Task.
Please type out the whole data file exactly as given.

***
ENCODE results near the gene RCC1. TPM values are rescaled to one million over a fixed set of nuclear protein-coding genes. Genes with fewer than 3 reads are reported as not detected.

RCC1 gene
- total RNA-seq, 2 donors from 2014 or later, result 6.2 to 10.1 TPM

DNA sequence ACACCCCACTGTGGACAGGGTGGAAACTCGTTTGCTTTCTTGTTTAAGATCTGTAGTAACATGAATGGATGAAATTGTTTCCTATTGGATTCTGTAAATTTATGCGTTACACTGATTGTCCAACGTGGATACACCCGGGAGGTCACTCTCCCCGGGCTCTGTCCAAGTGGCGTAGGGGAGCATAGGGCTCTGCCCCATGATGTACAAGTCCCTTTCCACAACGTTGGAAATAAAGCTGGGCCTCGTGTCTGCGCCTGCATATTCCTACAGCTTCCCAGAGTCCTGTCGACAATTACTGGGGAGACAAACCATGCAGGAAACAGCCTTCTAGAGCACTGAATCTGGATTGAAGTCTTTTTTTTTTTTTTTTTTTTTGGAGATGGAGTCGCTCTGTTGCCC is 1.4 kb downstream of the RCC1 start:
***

ENCODE results near the gene RCC1. TPM values are rescaled to one million over a fixed set of nuclear protein-coding genes. Genes with fewer than 3 reads are reported as not detected.

RCC1 gene
- total RNA-seq, 2 donors from 2014 or later, result 6.2 to 10.1 TPM

DNA sequence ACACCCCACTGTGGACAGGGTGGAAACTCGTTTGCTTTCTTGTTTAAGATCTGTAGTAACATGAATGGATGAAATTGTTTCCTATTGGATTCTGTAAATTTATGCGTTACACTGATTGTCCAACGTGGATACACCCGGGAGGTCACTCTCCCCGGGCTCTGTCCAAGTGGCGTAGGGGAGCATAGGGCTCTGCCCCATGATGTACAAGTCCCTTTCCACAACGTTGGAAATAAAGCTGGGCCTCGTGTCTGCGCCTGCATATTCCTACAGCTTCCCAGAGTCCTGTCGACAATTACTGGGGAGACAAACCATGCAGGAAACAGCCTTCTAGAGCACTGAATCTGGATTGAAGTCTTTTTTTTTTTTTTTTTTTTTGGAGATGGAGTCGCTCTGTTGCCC is 1.4 kb downstream of the RCC1 start: